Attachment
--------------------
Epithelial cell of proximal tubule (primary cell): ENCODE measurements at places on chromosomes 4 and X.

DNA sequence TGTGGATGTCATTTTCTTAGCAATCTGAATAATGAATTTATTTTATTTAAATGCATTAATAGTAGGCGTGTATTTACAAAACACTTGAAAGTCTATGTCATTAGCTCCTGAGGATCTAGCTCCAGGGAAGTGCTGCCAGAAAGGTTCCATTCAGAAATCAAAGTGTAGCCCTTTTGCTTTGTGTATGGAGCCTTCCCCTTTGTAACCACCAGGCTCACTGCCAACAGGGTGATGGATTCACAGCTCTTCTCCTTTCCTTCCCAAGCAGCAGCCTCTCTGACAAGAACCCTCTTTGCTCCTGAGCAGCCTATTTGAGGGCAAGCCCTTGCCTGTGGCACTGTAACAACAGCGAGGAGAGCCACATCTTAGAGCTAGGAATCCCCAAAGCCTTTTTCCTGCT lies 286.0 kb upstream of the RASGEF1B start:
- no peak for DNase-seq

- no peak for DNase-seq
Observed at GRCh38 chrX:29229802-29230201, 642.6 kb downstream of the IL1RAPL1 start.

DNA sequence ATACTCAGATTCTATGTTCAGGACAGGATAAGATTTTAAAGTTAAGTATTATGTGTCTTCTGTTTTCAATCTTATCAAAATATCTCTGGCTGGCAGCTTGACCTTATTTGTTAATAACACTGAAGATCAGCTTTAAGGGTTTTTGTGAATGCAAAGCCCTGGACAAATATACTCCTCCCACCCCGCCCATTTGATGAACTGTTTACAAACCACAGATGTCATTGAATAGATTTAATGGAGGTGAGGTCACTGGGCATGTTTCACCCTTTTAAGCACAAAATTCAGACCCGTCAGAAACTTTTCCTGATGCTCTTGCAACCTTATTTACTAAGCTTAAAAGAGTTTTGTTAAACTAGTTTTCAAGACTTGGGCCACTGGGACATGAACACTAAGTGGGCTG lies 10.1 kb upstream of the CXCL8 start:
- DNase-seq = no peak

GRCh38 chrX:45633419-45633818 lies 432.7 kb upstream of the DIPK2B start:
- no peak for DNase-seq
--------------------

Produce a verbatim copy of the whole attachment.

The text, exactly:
Epithelial cell of proximal tubule (primary cell): ENCODE measurements at places on chromosomes 4 and X.

DNA sequence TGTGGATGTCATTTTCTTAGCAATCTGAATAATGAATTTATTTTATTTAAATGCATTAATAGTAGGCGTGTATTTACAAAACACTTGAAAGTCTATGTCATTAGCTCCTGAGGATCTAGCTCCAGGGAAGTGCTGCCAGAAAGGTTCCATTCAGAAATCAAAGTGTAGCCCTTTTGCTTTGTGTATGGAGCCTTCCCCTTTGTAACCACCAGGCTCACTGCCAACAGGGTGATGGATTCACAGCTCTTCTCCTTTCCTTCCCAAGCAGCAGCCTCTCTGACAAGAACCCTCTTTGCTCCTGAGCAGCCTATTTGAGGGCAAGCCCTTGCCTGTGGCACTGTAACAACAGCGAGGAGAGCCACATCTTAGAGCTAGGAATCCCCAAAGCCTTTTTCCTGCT lies 286.0 kb upstream of the RASGEF1B start:
- no peak for DNase-seq

- no peak for DNase-seq
Observed at GRCh38 chrX:29229802-29230201, 642.6 kb downstream of the IL1RAPL1 start.

DNA sequence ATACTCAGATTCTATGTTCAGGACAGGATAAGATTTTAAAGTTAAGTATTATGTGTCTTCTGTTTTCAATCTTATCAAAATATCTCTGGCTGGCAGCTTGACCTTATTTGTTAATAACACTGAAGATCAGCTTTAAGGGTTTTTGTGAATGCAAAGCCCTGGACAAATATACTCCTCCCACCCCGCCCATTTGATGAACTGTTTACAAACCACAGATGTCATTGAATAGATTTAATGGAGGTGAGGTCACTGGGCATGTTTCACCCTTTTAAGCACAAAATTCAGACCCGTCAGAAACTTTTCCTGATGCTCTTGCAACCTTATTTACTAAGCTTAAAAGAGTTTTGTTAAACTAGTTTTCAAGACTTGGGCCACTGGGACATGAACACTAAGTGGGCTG lies 10.1 kb upstream of the CXCL8 start:
- DNase-seq = no peak

GRCh38 chrX:45633419-45633818 lies 432.7 kb upstream of the DIPK2B start:
- no peak for DNase-seq